By Remie Otieno
Azimio La Umoja-OKA presidential flag bearer Raila Odinga this week unveiled his fiscal plan – campaigning on an economic revolution to shore up the middle class, review taxes on mwananchi, lower electricity costs and restructure the country’s debt portfolio among other issues.
In his 41-page manifesto, Mr Odinga also swore to empower small business owners by implementing favorable legal policies should he ascend to power in the August 9 polls.
“We will work towards lowering the cost of electric power as well as review the tax policy, legal, institutional and regulatory framework, anchored on best practice principles and to promote tax stability and predictability,” declared Odinga.
The Mwamko Mpya policy, loosely translated as new awakening or the new dawn, will be former Premier’s campaign stimulus meant to persuade his followers, as he attempts to charm his way into the Presidency – the fifth trial for the 77 – year old who also served as Langata MP for close to three decades.
“The COVID pandemic, the resultant global recession and the Russia-Ukraine war continue to negatively impact Kenya’s economy. Subsequently there is a need to improve the management of the macro and micro economic environment,” reads in part the Azimio manifesto launched last evening.
The economic revolution, he insisted, was at the centre of the AZIMIO commitment, and one that is anchored “on specific foundational elements which are necessary enablers for the successful implementation of the policy frameworks, programs and projects planned under the economic revolution for shared prosperity.”
Key among areas of concern for the Azimio outfit will be to lower prices of food items such as maize flour, milk and wheat products which have noticeably skyrocketed since the year began, straining the majority of Kenyan households that are still dredging from the economic hardships left by Covid-19.
The Coronavirus pandemic – presently on its fourth wave in Kenya, triggered an unprecedented global economic recession in modern history, and is measured as a crisis of greater magnitude than the Great Depression of the 1930s.
In his public discourse to the nation, Mr Odinga highlighted the ravages caused by the pandemic whose impact he noted have negatively impacted the social fabric of the country’s society and fiscal policy, exposing the country’s inequality and poverty levels among struggling Kenyans.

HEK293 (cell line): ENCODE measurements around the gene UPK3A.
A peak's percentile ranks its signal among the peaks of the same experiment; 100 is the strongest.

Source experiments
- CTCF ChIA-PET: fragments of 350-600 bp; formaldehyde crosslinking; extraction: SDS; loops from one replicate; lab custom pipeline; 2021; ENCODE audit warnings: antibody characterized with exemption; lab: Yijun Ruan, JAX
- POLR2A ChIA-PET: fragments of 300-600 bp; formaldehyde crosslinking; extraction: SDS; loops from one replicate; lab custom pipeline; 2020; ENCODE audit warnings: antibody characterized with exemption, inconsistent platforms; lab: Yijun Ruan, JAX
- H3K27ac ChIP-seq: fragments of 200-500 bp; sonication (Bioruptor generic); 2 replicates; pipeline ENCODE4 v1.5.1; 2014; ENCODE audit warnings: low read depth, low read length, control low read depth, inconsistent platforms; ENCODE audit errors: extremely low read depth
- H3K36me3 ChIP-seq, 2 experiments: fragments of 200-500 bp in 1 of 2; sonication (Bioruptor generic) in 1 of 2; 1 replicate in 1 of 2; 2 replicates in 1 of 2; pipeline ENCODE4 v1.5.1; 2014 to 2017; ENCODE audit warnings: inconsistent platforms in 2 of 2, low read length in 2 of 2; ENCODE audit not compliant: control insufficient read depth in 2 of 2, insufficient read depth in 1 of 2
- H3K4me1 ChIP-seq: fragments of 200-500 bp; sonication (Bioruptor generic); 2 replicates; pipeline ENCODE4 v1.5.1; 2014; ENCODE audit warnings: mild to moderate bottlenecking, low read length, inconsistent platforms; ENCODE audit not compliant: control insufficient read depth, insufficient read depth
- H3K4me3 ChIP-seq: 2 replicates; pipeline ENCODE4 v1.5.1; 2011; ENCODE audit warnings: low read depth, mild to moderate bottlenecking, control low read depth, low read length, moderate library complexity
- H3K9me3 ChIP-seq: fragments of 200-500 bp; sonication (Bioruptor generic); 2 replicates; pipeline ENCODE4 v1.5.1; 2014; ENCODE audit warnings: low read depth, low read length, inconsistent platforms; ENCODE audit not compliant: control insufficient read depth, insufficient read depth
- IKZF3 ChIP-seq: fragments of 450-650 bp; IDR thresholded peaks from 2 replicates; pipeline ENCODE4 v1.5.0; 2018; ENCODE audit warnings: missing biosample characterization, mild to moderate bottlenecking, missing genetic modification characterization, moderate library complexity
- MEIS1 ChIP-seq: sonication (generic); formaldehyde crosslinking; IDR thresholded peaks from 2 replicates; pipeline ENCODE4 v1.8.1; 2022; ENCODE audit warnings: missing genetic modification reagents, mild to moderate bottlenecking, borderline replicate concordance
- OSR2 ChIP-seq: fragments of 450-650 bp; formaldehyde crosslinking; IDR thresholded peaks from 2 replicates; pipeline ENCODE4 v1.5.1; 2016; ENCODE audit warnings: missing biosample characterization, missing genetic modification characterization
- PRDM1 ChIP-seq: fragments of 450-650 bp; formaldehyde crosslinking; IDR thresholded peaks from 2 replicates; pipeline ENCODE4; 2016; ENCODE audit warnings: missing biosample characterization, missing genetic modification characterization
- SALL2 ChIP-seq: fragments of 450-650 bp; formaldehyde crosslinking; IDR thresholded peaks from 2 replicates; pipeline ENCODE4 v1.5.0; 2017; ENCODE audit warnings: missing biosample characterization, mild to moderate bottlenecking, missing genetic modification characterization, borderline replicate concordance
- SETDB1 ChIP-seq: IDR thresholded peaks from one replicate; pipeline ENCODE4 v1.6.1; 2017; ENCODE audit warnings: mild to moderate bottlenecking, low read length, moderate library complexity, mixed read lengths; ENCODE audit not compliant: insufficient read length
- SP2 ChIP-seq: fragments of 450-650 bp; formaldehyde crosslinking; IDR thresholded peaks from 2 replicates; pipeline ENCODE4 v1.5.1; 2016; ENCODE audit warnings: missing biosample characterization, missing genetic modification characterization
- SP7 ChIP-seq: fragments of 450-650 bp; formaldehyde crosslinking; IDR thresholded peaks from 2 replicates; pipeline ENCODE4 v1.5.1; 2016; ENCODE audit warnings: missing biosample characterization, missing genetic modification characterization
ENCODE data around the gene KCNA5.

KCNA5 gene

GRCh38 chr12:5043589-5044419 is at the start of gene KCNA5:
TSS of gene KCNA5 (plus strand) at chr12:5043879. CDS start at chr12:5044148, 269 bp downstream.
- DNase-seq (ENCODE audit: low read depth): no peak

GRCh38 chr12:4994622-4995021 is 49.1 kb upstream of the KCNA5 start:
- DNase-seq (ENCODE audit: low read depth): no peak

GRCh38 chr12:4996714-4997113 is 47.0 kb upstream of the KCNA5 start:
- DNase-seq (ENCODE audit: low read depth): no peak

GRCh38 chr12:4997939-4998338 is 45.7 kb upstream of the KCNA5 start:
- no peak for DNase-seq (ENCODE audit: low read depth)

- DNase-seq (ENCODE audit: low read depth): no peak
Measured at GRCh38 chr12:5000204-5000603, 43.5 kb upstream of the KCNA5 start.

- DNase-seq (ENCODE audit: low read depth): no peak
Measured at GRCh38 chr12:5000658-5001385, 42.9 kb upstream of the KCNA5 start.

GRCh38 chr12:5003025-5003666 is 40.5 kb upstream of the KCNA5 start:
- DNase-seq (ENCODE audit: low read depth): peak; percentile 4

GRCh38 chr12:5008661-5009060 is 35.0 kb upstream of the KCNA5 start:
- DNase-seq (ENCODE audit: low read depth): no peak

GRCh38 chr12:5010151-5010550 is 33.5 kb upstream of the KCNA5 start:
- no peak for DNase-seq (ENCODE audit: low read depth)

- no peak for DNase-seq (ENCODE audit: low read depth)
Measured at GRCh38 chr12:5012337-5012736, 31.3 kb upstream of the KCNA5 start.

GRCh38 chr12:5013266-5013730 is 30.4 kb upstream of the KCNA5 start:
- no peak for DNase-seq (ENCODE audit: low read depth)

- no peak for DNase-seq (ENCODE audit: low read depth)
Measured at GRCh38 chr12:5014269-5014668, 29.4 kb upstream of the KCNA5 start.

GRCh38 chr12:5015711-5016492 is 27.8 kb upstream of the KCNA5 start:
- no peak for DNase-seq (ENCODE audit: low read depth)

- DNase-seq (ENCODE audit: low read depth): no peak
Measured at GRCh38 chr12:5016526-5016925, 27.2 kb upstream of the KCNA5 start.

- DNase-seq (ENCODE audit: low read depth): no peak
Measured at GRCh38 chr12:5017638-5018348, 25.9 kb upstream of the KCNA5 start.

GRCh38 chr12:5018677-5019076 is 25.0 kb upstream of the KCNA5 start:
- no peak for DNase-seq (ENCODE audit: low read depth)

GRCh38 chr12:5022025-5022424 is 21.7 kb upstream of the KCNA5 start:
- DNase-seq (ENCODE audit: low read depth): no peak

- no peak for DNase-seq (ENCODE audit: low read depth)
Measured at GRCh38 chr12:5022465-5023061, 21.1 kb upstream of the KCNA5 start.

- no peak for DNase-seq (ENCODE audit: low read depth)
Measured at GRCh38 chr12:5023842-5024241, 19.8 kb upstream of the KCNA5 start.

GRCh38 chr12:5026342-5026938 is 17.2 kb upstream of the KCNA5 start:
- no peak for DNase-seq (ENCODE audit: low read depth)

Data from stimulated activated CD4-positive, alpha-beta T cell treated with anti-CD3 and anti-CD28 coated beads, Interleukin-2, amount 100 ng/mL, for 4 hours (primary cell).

The aforementioned factors coupled with corruption and poor debt management had slackened the country’s economic recovery efforts, according to Odinga who reiterated that the two elements would form the basis of economic revolution for the ODM leader.
“We will reduce the pace of debt accumulation and develop policies that support sustainable debt levels and terms and ensure that all debts are procured only for the purpose of viable projects that will finance the repayments and debt servicing and secure inter-generational equity,” promised Odinga.
Further, Odinga who last month picked social justice lawyer and former legislature for Gichugu Constituency Martha Karua as his running mate, promised to push for new legal policies and regulatory reforms to improve local manufacturing sector, in what is seen as an upgrade to ‘Buy Kenya, Build Kenya’ initiative that was launched under President Uhuru Kenyatta is his first term in office.
That way Odinga noted, in addition to several bilateral and multilateral trade treaties Kenya has signed with other countries, would offer local manufactures an opportunity to access new regional and international markets using their locally manufactured products.
“Our commitment will be to create an enabling business environment to ensure competitiveness and address barriers to regional and international trade through effective diplomacy and trade representation,” he reiterated.
On inflation, Odinga promised to promote interest rates that encourage savings and spur demand for credit in the private sector by controlling and putting in check inflation rates at manageable levels.
Kenya’s inflation rate accelerated to 7.1 percent in May, from 6.5 percent in the previous month – the highest reading since February of 2020, as the cost of food products continued to rise sharply, partly affected by Russia’s invasion of Ukraine.
Consumer inflation quickened for the fourth consecutive month hitting a high of 6.5 percent in April, up from 5.6 percent in March with the Kenya National Bureau of Statistics (KNBS) noting that such a rise was the highest seen for more than eight years.
Similarly, the weakening shilling against world major currencies has broadened that elite status to a significant swath of the Kenyan private sector.
In a bid to address those concerns and soften the inflationary pressures – the country’s apex bank – the Central Bank of Kenya (CBK) stretched its financial safety net wide – raising its policy lending rate by half a percentage point to 7.5 percent from 7.0 percent last week to stem rising inflation and stabilize the shilling which closed yesterday’s trading at Sh116.90 against US dollar.
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